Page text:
Little v. King

Citation161 P.3d 345,160 Wn.2d 696
Decision Date21 June 2007
Docket NumberNo. 77560-5.,77560-5.
CourtWashington Supreme Court
PartiesLisa LITTLE, Respondent, v. Annie KING, and The St. Paul Insurance Company, Petitioners.

Francis Stanley Floyd, Amber L. Pearce, Floyd & Pflueger PS, William Robert Hickman, Reed McClure, Katina Collier Thornock, Cozen O'Connor, Seattle, WA, for Petitioners.

Stanley Jay Rumbaugh, Rumbaugh Rideout Barnett & Adkins, Terry James Barnett, Attorney at Law, Tacoma, WA, for Respondent.

Bryan Patrick Harnetiaux, Attorney at Law, Spokane, WA, for Amicus Curiae on behalf of Washington State Trial Lawyers Association.


¶ 1 A driver whose vehicle collided with another and an underinsured motorist insurer moved to vacate a default judgment. The driver, who had not filed an answer, came to the default judgment hearing but decided not to contest entry of judgment. The insurer, who was given notice of the litigation, chose not to intervene. We conclude that these moving parties have failed to make the required showing to set aside the judgment. We also conclude that because the insurer failed to intervene, it was not a party and was not entitled to notice of the hearing.

¶ 2 The driver and the insurer also complain that the trial judge did not enter formal findings of fact and conclusions of law. Findings of fact and conclusions of law are both desirable and required by CR 55(b)(2). When the findings and conclusions are missing or are defective, the proper remedy is remand for entry of adequate ones unless the appellate court is persuaded that sufficient basis for review is present in the record. In this case, we find the record is adequate for our review. We affirm the Court of Appeals and remand for reinstatement of judgment.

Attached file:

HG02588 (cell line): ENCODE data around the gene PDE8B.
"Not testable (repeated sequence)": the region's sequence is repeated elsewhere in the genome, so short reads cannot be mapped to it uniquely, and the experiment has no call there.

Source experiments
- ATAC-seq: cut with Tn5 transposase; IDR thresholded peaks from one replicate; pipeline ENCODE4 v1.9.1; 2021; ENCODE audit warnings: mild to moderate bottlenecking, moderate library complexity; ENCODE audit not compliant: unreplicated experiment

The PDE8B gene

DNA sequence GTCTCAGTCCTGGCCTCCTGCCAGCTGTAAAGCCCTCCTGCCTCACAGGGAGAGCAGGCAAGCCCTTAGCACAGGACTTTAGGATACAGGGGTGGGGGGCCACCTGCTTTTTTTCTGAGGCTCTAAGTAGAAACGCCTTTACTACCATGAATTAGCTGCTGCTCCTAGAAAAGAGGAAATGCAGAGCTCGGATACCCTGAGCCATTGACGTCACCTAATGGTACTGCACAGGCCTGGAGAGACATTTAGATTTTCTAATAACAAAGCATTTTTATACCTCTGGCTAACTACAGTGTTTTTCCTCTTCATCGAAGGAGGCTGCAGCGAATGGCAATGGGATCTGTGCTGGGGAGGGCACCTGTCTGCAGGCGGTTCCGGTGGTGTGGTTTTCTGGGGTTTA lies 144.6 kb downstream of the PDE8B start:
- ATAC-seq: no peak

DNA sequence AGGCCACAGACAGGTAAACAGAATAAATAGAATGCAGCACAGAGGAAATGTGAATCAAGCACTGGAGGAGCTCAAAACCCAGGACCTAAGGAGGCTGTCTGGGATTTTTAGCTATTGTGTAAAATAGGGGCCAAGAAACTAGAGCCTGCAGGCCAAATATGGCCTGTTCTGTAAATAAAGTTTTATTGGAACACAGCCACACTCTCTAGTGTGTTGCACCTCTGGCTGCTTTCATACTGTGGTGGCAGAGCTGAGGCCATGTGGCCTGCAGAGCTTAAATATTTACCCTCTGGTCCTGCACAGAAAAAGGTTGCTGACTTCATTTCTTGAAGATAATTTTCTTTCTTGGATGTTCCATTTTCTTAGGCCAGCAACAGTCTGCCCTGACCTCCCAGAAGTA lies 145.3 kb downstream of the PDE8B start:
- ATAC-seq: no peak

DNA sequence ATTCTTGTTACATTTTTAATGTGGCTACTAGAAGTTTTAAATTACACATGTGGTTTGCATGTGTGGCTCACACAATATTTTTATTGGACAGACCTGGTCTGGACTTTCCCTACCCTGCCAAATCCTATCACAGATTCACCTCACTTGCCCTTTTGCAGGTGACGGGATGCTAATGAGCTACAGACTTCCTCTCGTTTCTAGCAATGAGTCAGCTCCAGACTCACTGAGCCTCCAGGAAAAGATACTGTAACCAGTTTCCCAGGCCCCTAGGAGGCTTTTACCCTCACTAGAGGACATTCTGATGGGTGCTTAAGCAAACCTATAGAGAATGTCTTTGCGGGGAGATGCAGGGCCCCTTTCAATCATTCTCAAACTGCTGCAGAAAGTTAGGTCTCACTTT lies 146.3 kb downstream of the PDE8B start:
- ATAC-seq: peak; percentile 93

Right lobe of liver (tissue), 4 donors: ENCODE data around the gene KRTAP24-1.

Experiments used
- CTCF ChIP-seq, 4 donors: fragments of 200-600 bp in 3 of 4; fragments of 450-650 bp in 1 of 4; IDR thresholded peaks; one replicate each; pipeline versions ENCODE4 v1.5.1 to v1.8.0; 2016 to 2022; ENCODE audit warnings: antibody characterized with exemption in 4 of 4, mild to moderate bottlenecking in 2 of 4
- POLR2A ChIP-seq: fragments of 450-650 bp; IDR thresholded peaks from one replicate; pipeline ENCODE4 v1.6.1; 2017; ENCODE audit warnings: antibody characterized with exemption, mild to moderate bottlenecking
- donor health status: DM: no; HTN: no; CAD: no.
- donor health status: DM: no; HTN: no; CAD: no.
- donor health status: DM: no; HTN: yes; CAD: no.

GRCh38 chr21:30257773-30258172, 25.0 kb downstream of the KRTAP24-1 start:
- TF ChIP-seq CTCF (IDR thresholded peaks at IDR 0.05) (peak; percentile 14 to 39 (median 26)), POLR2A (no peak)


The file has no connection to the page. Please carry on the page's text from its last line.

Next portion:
¶ 3 On March 16, 1999, Annie King rear-ended Lisa Little's automobile twice. The first time, both King and Little were in the fast lane on a freeway. The second time, they were merging back into traffic after exchanging insurance information. The record suggests that King was 16 or 17 years old at the time of the accidents.

¶ 4 At the time of the accidents, Little was driving on work-related business. Since 1984, Little had worked as an outside sales representative at Jim Little Staple Supply, Inc. Little immediately felt some neck and lower back pain but continued on because she had work to do and she thought the pain would pass.

¶ 5 The next day, Little consulted a chiropractor for back and neck spasms and was eventually referred to a neurosurgeon. Three months after the accidents, Little had a magnetic resonance image (MRI) done of the neck region of her cervical spine, which indicated to her doctor that surgery was needed. Five months after the accidents, Little had the first of two neck surgeries: "an anterior cervical discectomy and fusion" at the C5-6 level, using bone grafting and a metal plate to accomplish the fusion. Clerk's Papers (CP) at 60. After this first surgery, Little experienced some improvement in her neck-related symptoms, primarily elimination of radicular pain in her arms. However, Little's back and other neck pain remained. Little was referred to a pain management specialist and continued with treatment to her neck and back. This treatment included three selective transforaminal injections into her spine, pain medicine, and physical therapy. She also received further diagnostic testing including a discogram and additional MRI studies. After the two accidents, Little initially returned to work on a reduced schedule, working 4-5 hours a day. Little reported that her last day of work was August 8, 2000, due to her medical condition.